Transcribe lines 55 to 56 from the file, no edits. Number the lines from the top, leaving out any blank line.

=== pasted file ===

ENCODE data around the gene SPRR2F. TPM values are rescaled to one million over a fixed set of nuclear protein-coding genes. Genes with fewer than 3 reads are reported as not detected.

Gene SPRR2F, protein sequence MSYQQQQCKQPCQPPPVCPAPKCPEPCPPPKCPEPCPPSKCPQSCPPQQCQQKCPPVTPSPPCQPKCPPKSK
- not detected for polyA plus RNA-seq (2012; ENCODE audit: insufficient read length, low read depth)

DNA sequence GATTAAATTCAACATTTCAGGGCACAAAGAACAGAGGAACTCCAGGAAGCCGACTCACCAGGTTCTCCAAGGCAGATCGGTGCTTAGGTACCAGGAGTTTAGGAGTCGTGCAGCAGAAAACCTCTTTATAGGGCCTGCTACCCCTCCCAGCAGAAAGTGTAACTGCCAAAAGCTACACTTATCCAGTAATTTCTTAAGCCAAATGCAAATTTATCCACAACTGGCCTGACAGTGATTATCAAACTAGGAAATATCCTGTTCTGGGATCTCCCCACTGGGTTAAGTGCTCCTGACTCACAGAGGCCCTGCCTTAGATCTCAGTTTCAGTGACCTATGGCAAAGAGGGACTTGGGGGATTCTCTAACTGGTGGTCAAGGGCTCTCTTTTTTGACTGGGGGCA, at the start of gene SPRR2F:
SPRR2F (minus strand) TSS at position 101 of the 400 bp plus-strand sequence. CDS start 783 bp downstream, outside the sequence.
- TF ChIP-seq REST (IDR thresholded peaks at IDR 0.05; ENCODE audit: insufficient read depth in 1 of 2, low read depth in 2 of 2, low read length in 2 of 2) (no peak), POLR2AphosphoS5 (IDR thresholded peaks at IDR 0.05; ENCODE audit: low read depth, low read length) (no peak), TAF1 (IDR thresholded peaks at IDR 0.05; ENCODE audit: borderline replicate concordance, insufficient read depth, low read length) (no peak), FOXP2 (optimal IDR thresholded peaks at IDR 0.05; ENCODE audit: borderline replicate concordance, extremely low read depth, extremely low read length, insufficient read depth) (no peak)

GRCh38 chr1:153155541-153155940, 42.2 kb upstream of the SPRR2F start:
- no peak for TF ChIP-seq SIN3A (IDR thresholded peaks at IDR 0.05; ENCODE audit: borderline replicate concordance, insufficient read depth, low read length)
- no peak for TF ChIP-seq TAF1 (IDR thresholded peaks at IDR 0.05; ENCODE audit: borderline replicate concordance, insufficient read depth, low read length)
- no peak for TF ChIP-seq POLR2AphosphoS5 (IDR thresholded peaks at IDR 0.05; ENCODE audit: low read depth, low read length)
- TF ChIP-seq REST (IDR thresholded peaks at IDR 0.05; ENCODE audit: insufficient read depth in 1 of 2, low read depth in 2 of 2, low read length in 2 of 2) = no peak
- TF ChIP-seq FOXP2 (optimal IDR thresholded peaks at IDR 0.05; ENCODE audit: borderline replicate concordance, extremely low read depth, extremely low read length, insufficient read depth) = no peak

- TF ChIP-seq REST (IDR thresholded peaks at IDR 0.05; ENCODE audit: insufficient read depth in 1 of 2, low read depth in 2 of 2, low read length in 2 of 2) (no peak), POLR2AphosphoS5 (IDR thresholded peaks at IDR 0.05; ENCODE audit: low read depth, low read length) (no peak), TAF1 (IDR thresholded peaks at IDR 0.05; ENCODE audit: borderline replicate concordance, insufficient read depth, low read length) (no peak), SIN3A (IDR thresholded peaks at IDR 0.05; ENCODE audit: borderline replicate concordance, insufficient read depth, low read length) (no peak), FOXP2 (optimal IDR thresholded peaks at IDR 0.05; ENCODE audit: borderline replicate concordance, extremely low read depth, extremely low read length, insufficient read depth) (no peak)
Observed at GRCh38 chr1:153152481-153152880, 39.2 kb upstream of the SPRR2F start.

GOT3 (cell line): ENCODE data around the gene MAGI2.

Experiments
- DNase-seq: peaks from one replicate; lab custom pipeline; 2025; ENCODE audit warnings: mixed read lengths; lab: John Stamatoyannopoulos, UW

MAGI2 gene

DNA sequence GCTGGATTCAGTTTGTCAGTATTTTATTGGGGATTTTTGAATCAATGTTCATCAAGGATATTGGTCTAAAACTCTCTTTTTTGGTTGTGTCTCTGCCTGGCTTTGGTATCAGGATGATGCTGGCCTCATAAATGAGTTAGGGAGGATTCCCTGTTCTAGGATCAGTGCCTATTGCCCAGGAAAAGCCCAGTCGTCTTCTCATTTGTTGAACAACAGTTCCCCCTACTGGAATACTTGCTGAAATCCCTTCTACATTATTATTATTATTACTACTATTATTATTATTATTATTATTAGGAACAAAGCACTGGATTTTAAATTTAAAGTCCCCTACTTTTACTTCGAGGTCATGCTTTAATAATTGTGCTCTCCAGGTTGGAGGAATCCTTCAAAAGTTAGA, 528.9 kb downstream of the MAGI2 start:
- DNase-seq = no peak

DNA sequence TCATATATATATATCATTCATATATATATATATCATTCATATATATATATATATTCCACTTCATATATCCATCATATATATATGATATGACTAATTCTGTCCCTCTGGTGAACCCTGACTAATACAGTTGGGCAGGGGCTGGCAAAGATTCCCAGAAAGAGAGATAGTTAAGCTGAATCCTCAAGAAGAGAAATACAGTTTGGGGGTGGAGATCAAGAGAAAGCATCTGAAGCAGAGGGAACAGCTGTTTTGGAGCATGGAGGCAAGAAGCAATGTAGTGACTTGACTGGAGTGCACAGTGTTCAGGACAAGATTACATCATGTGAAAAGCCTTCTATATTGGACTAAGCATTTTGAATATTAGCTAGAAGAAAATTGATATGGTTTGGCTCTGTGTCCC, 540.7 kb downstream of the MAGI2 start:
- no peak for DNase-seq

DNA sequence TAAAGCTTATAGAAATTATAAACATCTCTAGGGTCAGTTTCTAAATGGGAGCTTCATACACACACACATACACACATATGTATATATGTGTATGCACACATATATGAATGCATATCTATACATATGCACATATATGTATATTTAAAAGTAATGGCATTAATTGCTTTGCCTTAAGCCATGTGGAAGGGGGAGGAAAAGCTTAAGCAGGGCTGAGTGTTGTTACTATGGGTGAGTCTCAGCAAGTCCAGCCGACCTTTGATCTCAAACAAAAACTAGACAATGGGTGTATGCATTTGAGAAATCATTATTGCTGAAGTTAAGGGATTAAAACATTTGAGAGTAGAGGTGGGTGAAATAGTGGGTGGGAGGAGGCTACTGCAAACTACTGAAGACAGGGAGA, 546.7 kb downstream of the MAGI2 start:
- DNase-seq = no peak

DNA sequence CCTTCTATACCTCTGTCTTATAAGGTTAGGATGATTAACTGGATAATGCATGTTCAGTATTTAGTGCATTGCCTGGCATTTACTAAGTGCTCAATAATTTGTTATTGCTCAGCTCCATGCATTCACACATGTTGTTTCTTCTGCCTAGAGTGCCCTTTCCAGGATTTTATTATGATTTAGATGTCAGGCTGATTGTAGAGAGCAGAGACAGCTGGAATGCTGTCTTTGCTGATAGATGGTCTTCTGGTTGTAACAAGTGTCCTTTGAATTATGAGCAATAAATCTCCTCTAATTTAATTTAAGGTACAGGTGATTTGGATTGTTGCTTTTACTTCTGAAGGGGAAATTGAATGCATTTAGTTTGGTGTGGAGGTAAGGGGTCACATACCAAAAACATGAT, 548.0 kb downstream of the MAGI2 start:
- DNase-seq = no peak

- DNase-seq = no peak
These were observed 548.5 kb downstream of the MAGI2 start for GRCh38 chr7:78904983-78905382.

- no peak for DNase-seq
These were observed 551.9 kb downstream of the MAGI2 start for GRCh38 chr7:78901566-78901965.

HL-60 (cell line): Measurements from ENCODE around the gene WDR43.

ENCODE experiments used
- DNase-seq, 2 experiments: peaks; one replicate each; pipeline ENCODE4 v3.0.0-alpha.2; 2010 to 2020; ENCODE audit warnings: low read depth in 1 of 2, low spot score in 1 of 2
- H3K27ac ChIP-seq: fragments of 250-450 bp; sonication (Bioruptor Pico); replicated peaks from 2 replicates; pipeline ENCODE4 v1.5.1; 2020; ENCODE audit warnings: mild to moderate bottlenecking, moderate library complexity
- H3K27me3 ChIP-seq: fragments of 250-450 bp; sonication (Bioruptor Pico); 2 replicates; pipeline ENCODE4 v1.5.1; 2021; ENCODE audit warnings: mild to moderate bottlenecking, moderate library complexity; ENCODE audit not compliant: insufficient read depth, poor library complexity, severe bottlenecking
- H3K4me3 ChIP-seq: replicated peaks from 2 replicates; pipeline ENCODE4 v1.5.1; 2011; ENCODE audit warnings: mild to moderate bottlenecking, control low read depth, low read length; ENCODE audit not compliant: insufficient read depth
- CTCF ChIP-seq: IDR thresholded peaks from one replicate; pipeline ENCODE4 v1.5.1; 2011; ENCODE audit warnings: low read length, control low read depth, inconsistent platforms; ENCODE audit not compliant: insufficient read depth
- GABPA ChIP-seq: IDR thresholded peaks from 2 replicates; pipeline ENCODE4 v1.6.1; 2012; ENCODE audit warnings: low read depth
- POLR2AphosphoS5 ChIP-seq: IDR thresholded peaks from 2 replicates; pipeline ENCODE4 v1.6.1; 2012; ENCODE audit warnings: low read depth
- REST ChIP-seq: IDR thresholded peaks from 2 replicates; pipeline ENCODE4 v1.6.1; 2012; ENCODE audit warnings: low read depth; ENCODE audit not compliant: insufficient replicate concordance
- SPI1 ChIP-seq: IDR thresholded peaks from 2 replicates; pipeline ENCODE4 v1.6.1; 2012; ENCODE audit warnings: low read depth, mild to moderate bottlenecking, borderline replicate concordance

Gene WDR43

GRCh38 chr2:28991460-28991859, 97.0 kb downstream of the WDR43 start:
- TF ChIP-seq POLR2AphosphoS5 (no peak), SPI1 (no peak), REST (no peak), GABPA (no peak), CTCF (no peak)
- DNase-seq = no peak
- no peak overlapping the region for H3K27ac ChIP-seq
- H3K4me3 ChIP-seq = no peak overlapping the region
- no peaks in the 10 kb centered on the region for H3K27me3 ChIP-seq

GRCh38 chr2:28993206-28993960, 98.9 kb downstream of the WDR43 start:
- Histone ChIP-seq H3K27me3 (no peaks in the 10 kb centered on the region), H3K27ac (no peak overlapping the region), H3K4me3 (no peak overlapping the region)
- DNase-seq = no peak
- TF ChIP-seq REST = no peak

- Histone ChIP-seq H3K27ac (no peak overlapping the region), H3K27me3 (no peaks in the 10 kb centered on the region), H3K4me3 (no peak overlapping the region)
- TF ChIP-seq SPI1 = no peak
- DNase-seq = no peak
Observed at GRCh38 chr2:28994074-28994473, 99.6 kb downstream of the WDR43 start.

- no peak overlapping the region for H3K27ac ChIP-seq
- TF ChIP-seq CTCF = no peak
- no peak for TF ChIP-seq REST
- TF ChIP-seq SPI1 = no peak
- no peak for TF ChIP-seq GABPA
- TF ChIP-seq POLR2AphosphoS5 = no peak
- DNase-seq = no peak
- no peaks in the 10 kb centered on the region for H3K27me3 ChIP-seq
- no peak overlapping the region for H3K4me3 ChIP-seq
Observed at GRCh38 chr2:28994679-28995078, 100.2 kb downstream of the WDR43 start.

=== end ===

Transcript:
- DNase-seq = no peak
Observed at GRCh38 chr2:28994074-28994473, 99.6 kb downstream of the WDR43 start.